I. The Facts The following facts are taken as true for purposes of our review. Throughout 1993, the Queen City Lodge No. 10 of the Fraternal Order of Police (the FOP) and the City were attempting to negotiate a new collective bargaining agreement. All four plaintiffs were members of the FOP negotiating team and were significantly involved in union leadership, a fact of which defendants were aware. Throughout the 1993 contract negotiations, the relationship between defendant Stephens, then Chief of Police, and the FOP was very strained, culminating in defendant Stephens and ten of his Command Staff Officers, including defendants Monahan (Assistant Chief of Police), Manescu (Captain of Police), Trocolla (a police lieutenant) and Combs (another lieutenant), resigning from active FOP membership. In late September 1993, one month before the commencement of the promotional process at issue here, the FOP, having previously rejected five of the City’s contract proposals during 1993, declared a total impasse and elected to pursue arbitration. In March 1992, plaintiff Suppan requested a transfer from steady night patrol. Chief Stephens, in the presence of defendants Monahan, and Boyer, Deputy Assistant Chief of Police, responded by chastising plaintiff Suppan: “Your problem is that you are a frustrated FOP lawyer, and as long as you want to assist a bunch of losers with your labor knowledge, you’ll lose.” (A. 97). In May 1993, defendant Monahan stated in front of all parties that “The FOP will not dictate how the department will be run.” (A. 99). In September 1993, one month before the commencement of the promotional process at issue here, defendant Stephens said to plaintiff Suppan, “I’m getting sick and tired of you and your negotiating team trying to run this department. You don’t run it, I do! You had a career here.” (A. 97 (emphasis added)). Plaintiffs were also outspoken supporters of then mayoral candidate William Heydt. Heydt’s opponent, John Pressman, was a friend of defendants Stephens, Monahan and Manescu. In September 1993, defendant Stephens stated, “I have a sweet deal set up when John Pressman takes over.” (A. 100-01). In late September 1993, the local paper ran a story stating that the FOP had endorsed Heydt. The paper also reported that plaintiff Dieter had hinted that a change of Chief of Police might be in the offing if Heydt were elected. Defendant Stephens waged a successful campaign to rescind the endorsement. General Order 309 set forth the criteria and procedure for determining eligibility for promotion in the Allentown Police Department. All officers with a minimum of five years experience were eligible to participate in the evaluation process for promotion to sergeant. Officers submitting to the evaluation process were then ranked on a “promotion eligibility list.” Promotion eligibility lists were effective for two years. For general positions, the Chief of Police was permitted to select any one of the top three candidates on the list for promotion, but could pass over a candidate only twice before that officer became entitled to the next available position. Plaintiffs, having the requisite five years experience, participated in the evaluation process in October 1993. In November 1993, they were notified of their rankings on the promotion eligibility lists for two potential positions: patrol sergeant and investigative sergeant. In accordance with General Order 309, these lists were effective from January 1994 to December 1995. Out of thirty-six names on each list, plaintiff Kerrigan ranked highest of all the plaintiffs at twenty-eight on both lists. Plaintiff Suppan was thirtieth on the patrol sergeant list and thirty-first on the investigative sergeant list; plaintiff Dieter was thirty-third on both lists; and plaintiff Bowser was thirty-fourth on both lists. Candidates for promotion were ranked according to a combined score that accounted for two weighted factors: 20% based on seniority and 80% based on an oral interview. Plaintiffs Kerrigan and Suppan were entitled to the maximum possible credit for seniority, which was 20 points. Plaintiffs Dieter and Bowser were entitled to sixteen and fourteen seniority points respectively. The Promotional Interview/Evaluation form allows the lowest score to be a four. Defendant Stephens intentionally gave plaintiffs Suppan and Dieter less than four on numerous items in violation of the rules. Defendant Boyer also downgraded plaintiffs, giving scores of less than four. Defendants Monahan and Manescu did not violate the scoring procedure, but alleged insignificant incidents as a basis for their low scores. Plaintiffs had never been disciplined or counseled for these incidents. Defendants Monahan, Manescu and Mitchell admit that they rated plaintiff Kerrigan low because of his actions as President of the FOP when he alleged wrongdoing by a police captain. Defendant Manescu also has testified that he rated plaintiff Dieter low because he got a fellow officer in trouble by reporting that the officer struck a suspect on the head with a flashlight. The night before the interviews, defendant Stephens telephoned defendant Combs and instructed him what grades to give the applicants under his command. Plaintiffs Suppan and Bowser were to receive threes and fours. Although he did not give threes and fours, defendant Combs gave consistently low scores, which he admits did not accurately reflect his opinion of plaintiffs’ abilities, but rather reflected his instructions from defendant Stephens. The candidates who were ranked first and second on both Sergeants lists had had severe disciplinary action taken against them within the two-year period preceding the evaluations, while plaintiffs Suppan, Bowser and Dieter have never been disciplined during their entire careers, and plaintiff Kerrigan has never been justifiably disciplined. Plaintiff Suppan has received many accolades from superiors and above-average personnel evaluations during his eleven and one half years on the police force. In December 1993, before the promotion lists became effective, Queen City Lodge No. 10 of the Fraternal Order of Police, the bargaining agent for members of the Allentown police force, filed an unfair labor practice charge with the Pennsylvania Labor Relations Board (PLRB) alleging that the sergeant’s promotion lists were compiled in the midst of labor/management negotiations over a new collective bargaining agreement and that the rankings assigned to members of the union negotiating team reflected anti-union discrimination and retaliation. [FOOTNOTE 2]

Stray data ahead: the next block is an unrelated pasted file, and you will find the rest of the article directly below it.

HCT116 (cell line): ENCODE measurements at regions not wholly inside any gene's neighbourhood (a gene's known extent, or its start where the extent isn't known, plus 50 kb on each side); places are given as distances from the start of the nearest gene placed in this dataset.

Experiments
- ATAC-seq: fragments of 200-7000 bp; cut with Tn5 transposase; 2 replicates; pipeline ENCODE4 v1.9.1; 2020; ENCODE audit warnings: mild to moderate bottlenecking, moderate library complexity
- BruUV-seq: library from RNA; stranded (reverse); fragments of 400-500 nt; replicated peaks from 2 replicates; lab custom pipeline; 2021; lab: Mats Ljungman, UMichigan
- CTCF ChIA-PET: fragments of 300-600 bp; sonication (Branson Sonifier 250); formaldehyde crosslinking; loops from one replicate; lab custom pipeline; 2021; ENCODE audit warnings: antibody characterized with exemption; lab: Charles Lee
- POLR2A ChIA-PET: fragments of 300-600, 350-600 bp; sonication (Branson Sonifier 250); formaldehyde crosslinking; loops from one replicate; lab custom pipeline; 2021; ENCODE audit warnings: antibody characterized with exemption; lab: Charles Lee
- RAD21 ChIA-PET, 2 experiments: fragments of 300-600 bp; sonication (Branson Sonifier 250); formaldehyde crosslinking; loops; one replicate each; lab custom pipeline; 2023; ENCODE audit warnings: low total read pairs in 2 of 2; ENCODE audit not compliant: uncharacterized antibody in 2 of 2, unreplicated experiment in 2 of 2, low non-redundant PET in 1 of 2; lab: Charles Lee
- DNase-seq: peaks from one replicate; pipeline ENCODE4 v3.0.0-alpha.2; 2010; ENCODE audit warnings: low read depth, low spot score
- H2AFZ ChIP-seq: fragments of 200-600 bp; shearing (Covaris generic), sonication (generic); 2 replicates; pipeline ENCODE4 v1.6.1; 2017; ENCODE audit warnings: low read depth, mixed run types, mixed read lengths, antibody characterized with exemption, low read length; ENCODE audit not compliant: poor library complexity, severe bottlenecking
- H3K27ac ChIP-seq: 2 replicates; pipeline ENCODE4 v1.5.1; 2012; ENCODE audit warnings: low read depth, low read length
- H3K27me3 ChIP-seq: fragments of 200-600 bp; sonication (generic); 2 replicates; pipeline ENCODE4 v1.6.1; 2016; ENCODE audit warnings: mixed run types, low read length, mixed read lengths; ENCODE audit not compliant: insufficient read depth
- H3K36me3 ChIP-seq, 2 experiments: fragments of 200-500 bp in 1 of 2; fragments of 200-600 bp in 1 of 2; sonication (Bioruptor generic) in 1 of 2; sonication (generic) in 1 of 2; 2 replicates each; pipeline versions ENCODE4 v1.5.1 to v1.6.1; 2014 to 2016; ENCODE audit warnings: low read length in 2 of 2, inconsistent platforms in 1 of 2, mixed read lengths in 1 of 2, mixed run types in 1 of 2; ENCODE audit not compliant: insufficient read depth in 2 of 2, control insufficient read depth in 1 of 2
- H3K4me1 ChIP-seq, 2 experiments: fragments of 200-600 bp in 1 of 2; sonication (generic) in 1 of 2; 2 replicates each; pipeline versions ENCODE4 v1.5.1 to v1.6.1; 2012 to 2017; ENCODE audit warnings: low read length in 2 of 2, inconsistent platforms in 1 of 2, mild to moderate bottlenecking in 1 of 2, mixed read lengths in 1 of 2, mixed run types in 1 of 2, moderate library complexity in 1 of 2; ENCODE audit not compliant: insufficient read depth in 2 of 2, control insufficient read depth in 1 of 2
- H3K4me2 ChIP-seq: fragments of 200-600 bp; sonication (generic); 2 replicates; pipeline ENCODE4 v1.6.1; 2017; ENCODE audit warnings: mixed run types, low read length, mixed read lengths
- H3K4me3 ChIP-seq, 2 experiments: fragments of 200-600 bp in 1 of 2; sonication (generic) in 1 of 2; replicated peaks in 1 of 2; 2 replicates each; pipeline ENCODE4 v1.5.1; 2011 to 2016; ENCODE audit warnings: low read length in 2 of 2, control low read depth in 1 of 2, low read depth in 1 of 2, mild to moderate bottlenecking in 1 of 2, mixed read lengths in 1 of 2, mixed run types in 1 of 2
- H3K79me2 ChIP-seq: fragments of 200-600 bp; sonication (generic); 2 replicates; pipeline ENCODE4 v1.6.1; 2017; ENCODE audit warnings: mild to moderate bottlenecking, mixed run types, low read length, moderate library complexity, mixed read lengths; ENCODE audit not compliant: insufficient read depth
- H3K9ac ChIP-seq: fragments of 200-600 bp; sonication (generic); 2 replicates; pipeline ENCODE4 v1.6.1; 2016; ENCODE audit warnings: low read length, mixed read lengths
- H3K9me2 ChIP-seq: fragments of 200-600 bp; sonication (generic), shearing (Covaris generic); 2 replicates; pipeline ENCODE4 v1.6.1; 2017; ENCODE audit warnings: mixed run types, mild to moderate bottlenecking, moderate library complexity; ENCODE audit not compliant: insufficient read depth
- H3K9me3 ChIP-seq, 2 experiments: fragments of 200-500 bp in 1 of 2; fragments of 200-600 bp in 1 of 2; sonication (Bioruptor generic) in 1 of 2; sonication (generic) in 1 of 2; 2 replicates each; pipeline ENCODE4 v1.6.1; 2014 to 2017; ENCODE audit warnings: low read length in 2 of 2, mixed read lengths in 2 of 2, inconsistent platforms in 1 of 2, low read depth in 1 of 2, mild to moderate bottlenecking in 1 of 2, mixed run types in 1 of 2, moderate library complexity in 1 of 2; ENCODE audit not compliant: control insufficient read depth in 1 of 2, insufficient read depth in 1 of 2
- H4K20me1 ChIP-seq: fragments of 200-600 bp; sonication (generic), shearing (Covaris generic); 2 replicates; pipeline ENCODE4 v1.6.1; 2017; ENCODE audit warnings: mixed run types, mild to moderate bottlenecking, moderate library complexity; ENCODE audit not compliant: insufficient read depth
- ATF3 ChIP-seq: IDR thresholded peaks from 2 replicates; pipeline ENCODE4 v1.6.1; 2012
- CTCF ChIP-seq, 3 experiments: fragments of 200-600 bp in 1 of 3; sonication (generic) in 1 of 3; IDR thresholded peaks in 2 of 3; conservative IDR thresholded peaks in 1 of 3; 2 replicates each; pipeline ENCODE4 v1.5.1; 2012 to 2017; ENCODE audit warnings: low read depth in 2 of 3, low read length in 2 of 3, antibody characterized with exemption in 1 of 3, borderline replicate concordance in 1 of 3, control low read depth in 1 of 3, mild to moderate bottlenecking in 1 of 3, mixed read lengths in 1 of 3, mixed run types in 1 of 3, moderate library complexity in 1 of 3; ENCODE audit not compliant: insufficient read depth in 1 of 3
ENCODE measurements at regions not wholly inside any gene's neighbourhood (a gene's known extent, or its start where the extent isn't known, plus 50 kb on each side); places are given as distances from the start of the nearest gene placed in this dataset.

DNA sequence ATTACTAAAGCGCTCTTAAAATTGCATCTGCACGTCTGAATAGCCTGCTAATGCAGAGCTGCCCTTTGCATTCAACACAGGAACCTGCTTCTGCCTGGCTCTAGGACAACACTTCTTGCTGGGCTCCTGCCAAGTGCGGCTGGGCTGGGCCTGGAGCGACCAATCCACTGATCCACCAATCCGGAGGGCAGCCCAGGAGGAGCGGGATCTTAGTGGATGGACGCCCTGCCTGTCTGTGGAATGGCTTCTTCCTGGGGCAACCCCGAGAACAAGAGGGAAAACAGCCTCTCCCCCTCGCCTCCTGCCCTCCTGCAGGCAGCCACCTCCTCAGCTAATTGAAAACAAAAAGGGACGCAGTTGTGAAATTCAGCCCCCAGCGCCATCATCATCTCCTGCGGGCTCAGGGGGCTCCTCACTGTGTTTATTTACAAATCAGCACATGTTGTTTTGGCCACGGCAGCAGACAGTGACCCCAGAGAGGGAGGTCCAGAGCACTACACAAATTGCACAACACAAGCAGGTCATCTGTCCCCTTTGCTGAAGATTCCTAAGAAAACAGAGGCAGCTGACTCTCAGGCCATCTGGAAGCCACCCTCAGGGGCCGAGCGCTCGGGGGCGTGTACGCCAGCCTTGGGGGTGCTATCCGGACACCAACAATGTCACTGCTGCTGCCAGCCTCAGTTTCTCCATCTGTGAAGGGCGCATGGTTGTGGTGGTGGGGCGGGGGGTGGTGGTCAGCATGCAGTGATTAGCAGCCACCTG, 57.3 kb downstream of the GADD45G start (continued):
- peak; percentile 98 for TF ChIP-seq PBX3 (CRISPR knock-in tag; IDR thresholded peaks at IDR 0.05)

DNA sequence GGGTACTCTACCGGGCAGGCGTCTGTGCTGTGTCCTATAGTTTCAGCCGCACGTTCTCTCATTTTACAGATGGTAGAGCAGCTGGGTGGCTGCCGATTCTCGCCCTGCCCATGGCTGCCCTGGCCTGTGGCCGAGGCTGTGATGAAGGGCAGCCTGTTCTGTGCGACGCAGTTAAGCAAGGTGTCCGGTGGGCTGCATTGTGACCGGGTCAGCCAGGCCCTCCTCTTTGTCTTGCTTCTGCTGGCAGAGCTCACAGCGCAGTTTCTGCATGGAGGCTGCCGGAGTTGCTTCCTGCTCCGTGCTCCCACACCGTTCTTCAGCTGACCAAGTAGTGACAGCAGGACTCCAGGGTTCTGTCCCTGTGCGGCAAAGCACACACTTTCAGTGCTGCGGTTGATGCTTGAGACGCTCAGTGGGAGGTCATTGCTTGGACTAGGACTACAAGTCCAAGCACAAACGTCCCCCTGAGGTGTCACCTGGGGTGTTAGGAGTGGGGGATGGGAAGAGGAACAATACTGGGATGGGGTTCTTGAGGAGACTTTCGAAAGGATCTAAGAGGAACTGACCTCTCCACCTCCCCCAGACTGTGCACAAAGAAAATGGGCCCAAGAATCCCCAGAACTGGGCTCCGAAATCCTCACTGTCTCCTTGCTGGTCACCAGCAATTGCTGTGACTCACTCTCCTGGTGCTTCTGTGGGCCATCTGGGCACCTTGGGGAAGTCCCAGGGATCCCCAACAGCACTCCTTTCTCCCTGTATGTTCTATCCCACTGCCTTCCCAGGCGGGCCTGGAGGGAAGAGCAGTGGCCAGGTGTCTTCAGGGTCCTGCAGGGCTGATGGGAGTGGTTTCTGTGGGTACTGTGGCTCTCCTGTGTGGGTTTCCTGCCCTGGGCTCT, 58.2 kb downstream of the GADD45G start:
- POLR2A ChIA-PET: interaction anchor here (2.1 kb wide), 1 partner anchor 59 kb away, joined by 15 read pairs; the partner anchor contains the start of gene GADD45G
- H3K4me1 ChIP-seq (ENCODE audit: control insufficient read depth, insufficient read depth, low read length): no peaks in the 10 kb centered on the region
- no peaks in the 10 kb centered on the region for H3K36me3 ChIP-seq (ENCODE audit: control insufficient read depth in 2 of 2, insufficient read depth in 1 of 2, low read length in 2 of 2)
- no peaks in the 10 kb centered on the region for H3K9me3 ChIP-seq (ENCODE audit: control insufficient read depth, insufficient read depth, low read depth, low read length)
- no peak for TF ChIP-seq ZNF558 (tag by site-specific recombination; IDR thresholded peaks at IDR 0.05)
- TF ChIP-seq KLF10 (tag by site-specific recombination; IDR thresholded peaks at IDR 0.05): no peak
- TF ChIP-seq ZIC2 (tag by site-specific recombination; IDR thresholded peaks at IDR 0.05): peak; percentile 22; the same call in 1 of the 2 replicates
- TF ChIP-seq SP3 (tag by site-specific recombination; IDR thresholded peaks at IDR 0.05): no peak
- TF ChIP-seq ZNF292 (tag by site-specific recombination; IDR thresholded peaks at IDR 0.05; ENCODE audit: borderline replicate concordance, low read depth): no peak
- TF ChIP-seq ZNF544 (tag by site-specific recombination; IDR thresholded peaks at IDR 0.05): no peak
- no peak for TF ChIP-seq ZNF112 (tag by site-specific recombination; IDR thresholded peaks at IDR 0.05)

In January 1994, while the PLRB proceedings were still pending, a new mayor, William Heydt, took office. No permanent promotions were made during the effective period of the promotion lists. Heydt explains that this was in part due to his belief that the Allentown Police Department had too many officers in management and not enough officers on patrol, and in part due to the PLRB proceedings, which made it inadvisable to promote from the “tainted” sergeants promotions lists. Heydt also believed that the promotion lists were the result of unfair evaluations based on nepotism and favoritism rather than merit. II. The Merits Issues The District Court held that even if plaintiffs’ ranks on the promotion list were lowered in retaliation for their exercise of First Amendment rights, there could be no recovery on their failure to promote claim. In the Court’s view, it is impossible for the plaintiffs to prove that they would have been promoted in the absence of the alleged retaliation because there is no way to prove, assuming the alleged retaliation had not occurred, (1) how many, if any, promotions would have been made from the list; and (2) whether plaintiffs would have ranked high enough to get promoted. Because no causal connection can be shown between the retaliatory ranking and the absence of promotion, the Court held that the plaintiffs have suffered no actionable deprivation of rights. We conclude that summary judgment was inappropriately entered against the plaintiffs for two independent reasons. First, if the defendants deliberately lowered the plaintiffs’ scores because of their exercise of their First Amendment rights, a constitutional violation occurred at that time for which relief may be appropriate even if the plaintiffs are not entitled to relief on their failure to promote claim. Second, there is evidence in the record that could support an award of compensation on plaintiffs’ failure to promote claim. III. The Threshold Issue – Collateral Estoppel Defendants Daddona, Monahan, Boyer, Mitchell and the City assert that the plaintiffs are collaterally estopped from contesting both these issues. As to plaintiffs Kerrigan, Dieter and Bowser, this argument is plainly without merit. Due process requires that a party against whom collateral estoppel is asserted have “some fair relationship with the prior litigation relied upon.” See Moldovan v. Great Atlantic & Pacific Tea Co., Inc., 790 F.2d 894, 899 (3d Cir. 1986). None of these three were parties to the prior action to which the defendants assign preclusive effect. See Suppan v. City of Allentown, No. CIV. A. 97-2102, 1997 WL 476359 (E.D. Pa. 1997) (hereinafter “Suppan I”). Furthermore, that case involved an entirely different set of promotion lists than the ones at issue here, and the plaintiff ‘s cause of action was based on alleged retaliatory adoption of a new seniority policy that adversely affected the plaintiff, which is not the same retaliatory conduct at issue here. See id. at *1-2. The mere fact that plaintiffs Kerrigan, Dieter and Bowser are now co-plaintiffs with a party to the prior action and are represented by the same counsel is not sufficient to make them privies to the prior action. Moreover, even as to plaintiff Suppan, the defendants have not met their burden of establishing an identity of issues between the cases. “Identity of the issue is established by showing that the same general legal rules govern both cases and that the facts of both cases are indistinguishable as measured by those rules.” 18 Wright et al., Federal Practice & Procedure S 4425, at 253 (1981). The party seeking to effectuate an estoppel has the burden of demonstrating the propriety of its application. See Chisolm v. Defense Logistics Agency, 656 F.2d 42, 50 (3d Cir. 1981). The defendants have relied entirely on the District Court’s opinion to establish which issues were litigated in the prior case. See Suppan I, 1997 WL 476359. That opinion does not establish that the Court considered the same issues presented here. As noted, Suppan I involved subsequent promotion lists and different acts of alleged retaliation on the part of the defendants. Moreover, the Suppan I Court considered whether a change in the seniority policy that resulted in the plaintiff ‘s low ranking could by itself support a First Amendment retaliation claim. See id. That issue is not before us. In the instant case, what we must decide is whether a campaign of harassment, including threatening statements and culminating in a retaliatory low ranking that purports to be based on an assessment of the plaintiffs’ qualifications, and that results in”mental anxiety, . . . stress, humiliation, loss of reputation, and sleeplessness,” is an actionable First Amendment violation. (A. 107). The injuries that result from a low-ranking based on lack of seniority and a low-ranking based on qualifications are not “indistinguishable” in the context of First Amendment retaliation. For example, there is no indication in the Suppan I opinion that the plaintiff there had suffered humiliation and loss of reputation as a result of his low-ranking. Moreover, a low-ranking on the list “by itself ” is distinguishable from a series of retaliatory incidents including threats and culminating in a low- ranking. Given that it is generally a question of fact whether a retaliatory campaign of harassment has reached the threshold of actionability under S 1983, see Bart v. Telford, 677 F.2d 622, 625 (7th Cir. 1982), we cannot say that these differences are legally insignificant. Suppan I also determined that the plaintiff ‘s claim for retaliatory failure to promote was not ripe for decision where, for reasons having nothing to do with the plaintiff ‘s protected conduct or the defendants’ alleged retaliation (i.e., the plaintiff’s poor performance on an objective exam), the plaintiff would not be eligible for promotion until eighteen promotions had been made. See Suppan I, 1997 WL 476359, at *5-8. Put differently, the issue in Suppan I was whether the plaintiff ‘s failure to promote claim was viable in light of undisputed evidence of an intervening and superceding cause for the plaintiff ‘s not having been promoted. In contrast, the second issue presented in the instant case is whether the plaintiffs have viable failure to promote claims where there is evidence that the plaintiffs’ protected conduct and the defendants’ retaliation were substantial factors in each step of the decision-making process, and where therefore there was no independent and superceding cause. Therefore, because the instant case involves different legal issues that arise in a different factual context, none of the plaintiffs claims are collaterally estopped. IV. The Violation Because the plaintiffs were unable to prove that they would have been promoted in the absence of the retaliatory low ranking, this left them, in the District Court’s view, “with only the argument that their low rankings .. . alone can support a S 1983 claim for retaliation if they can prove that the rankings resulted from defendants’ alleged bias against them for engaging in protected conduct.” Suppan v. Daddona, No. CIV. A. 95-5181, 1996 WL 592644, at *7 (E.D. Pa. Oct. 15, 1996). The District Court concluded that this claim was “too insubstantial to support the deprivation of rights element of a S 1983 claim.” [FOOTNOTE 3]